- Having a LinkedIn account is just part of the process, so be sure your profile is completely filled out, including a professional looking photo. (Leave the selfies to Snapchat)
- All awards you’ve received at Lewis, such as making the Dean’s List, are posted on your Lewis Merit page. Fill out the details on your profile, and make sure it shows up in your Google search results!
- Create a professional website or blog for yourself. These make for a great way to showcase your accomplishments and/or portfolio.
The parking lot is packed for SOAR!!
The admission staff is getting geared up for SOAR!
Summer means internship season for many students. Whether you are working for class credit or just to build your resume, you want to have a successful experience. Below are a few tips to help you make the most out of your internship.
Go in with goals. Walk into your internship with specific goals in mind. That might include wanting to learn more about the industry, improve skills, network with people, etc. Predetermined goals will help you get exactly what you need out of an internship and allow you to leave feeling more accomplished by the conclusion of it. Don’t forget to mention these goals to your supervisor, so you’re both on the same page in what you want to achieve.
Ask questions. As an intern, you aren’t expected to know everything. It’s better to ask a question than to attempt figuring things out on your own and making a mistake. Asking questions such as, “Why am I doing this?” or “What is this for?” are also important. You want to learn as much as possible throughout your internship time. Doing the task is just part of the process; you will want to know why you’re doing it and what its significance is in the long run.
Keep track of your work. Save the pieces you have created or work on. This way at the end of your internship, you’ll be able to walk away with a nice portfolio to show to future employers. A portfolio is essentially a visual resume that showcases the skills you have developed.
Asked by Anonymous
Each of the dorms has a small kitchen for students, including a stove/microwave/refrigerator if you would like to cook! Does that help?
With the tight budget of a college student, sometimes it is difficult to find things to do that don’t break the bank. However, when you find a moment to spare between jobs, internships and/or summer classes, here are ten affordable things to do for fun this summer before coming back to Lewis:
- Head to the beach. Grab your towel and pack some snacks, and you’re ready to go!
- Walk around the zoo. With free admission at Lincoln Park Zoo, this is a great way to spend a nice day in the city.
- Have a bonfire. Buy some graham crackers, chocolate and marshmallows, and you’re set!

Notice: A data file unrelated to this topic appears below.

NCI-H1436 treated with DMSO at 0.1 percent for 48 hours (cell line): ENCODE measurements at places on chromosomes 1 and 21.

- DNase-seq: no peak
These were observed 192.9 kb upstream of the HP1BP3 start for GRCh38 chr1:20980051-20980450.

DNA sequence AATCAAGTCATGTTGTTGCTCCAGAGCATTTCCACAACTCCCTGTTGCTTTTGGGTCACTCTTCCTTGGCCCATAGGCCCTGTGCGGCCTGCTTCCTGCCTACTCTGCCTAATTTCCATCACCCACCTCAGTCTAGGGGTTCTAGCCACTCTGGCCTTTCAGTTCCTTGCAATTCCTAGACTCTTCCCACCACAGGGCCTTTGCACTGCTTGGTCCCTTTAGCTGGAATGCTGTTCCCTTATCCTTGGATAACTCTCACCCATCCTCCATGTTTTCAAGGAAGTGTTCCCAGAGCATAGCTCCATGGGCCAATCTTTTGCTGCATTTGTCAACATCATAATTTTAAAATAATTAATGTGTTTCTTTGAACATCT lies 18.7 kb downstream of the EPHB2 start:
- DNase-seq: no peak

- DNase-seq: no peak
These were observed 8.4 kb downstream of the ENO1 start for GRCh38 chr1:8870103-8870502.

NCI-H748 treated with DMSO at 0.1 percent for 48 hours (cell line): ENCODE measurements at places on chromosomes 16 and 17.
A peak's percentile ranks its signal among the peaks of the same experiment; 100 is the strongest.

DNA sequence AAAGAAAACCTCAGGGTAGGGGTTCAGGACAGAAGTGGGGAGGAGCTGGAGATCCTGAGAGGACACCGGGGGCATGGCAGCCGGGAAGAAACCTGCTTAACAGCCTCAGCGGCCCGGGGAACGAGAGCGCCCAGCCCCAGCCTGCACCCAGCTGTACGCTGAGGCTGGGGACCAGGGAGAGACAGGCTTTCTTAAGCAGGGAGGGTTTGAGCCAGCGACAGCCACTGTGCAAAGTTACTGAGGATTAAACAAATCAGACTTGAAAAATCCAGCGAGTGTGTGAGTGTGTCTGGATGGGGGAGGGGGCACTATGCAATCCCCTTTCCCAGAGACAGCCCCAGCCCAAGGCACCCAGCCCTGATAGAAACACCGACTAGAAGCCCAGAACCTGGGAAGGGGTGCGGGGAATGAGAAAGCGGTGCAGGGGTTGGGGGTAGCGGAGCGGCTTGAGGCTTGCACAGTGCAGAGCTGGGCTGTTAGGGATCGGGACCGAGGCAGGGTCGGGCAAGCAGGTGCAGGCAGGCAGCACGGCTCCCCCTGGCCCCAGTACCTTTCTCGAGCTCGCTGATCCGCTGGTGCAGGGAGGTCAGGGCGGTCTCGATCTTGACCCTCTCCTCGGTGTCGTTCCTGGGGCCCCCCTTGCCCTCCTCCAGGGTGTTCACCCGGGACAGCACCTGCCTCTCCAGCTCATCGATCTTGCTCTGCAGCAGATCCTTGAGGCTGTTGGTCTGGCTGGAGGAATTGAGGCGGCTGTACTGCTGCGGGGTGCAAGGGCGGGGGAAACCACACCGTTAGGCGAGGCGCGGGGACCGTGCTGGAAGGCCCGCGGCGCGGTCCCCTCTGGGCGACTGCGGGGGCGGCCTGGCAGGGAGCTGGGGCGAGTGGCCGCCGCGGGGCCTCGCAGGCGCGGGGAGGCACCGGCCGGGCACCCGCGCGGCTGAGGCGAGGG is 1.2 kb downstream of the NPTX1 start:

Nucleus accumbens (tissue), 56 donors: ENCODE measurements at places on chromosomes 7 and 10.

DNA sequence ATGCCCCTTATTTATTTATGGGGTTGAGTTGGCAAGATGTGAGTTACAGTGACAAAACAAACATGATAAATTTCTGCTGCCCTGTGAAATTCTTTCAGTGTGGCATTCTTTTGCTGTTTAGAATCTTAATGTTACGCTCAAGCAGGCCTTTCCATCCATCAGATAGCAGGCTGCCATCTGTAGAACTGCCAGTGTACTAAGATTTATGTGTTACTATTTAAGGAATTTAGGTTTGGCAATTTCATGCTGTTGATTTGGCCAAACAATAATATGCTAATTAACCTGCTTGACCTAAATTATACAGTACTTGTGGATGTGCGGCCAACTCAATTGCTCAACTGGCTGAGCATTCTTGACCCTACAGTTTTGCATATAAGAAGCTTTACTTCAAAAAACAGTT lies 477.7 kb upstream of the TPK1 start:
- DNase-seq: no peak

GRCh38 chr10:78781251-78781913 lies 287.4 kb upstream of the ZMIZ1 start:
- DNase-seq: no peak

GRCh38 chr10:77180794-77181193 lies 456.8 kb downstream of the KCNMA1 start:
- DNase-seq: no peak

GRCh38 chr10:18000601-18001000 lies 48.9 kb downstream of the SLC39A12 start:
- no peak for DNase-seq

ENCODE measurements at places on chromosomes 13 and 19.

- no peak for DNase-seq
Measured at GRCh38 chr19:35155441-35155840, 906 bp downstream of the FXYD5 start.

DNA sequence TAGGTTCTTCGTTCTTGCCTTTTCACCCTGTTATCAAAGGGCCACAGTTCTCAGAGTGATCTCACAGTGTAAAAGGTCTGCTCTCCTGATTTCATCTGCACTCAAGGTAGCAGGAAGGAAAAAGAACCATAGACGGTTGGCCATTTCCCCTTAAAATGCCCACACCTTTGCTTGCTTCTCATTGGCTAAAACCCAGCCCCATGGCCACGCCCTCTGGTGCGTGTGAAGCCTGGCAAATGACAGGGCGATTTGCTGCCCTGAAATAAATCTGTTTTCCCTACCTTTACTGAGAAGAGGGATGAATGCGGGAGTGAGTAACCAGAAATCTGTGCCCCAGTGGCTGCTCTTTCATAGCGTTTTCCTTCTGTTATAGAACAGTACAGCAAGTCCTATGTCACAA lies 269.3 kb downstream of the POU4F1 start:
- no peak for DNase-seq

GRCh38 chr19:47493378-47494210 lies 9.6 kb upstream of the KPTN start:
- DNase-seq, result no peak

- Take in a baseball game. Check out StubHub for tickets to Cubs and White Sox games, they’re usually much cheaper. Sometimes if you wait until the day before, you can find an even cheaper ticket. Also consider looking into a Kane County Cougars game at Fifth Third Bank Ballpark in Geneva or a Joliet Slammers game at Silver Cross Field in Joliet. The tickets are much cheaper and just as fun!
- Bike around the city. For under $15, you can rent a bike and explore Chicago from a new perspective for a couple of hours!
- Go ice skating. Public skate at most ice rinks is pretty inexpensive, and it’s a perfect way to spend a hot summer day.
- Take a boat tour. For under $20, various companies, like Shoreline Sightseeing, offer 40-minute boat tours on Lake Michigan, which showcase Chicago’s lakefront sights and attractions.
- Check out a festival. For $10, the Taste of Joliet offers food and live music at the end of June. The Taste of Chicago is also coming up in July and admittance is free!
- Visit a museum. Almost all Chicago museums offer free admission days throughout the summer. Search the museum you’re interested in to check out which days you can go for free.
- Watch a movie in the park. The Chicago Park District offers a “Movies in the Parks” series all through the summer, showing everything from new movies to the classics, for free!
Are you an incoming freshman? Have you started reading your First Year Common Reader, “The New Kings of Nonfiction” by Ira Glass yet?
It’s summer, you say? You don’t want to do homework over break? Well, it’s time to kick those time management skills into high gear! Imagine being able to knock out one piece of homework before the semester even begins! Reading the novel beforehand with a few months to get it done is definitely better than trying to find time to read in between other homework assignments during the semester. Even reading just a bit each night will be enough check that off your to-do list before school starts.
To get you started, “The New Kings of Nonfiction” is a collection of stories—some well known, some more obscure—capturing some of the best storytelling of this golden age of nonfiction. This is an anthology of the best new masters of nonfiction storytelling, personally chosen and introduced by Ira Glass, the producer and host of the award-winning public radio program, The American Life. These pieces—on teenage white collar criminals, buying a cow, Saddam Hussein, drunken British soccer culture, and how we know everyone in our Rolodex—are meant to mesmerize and inspire.
Happy reading, students!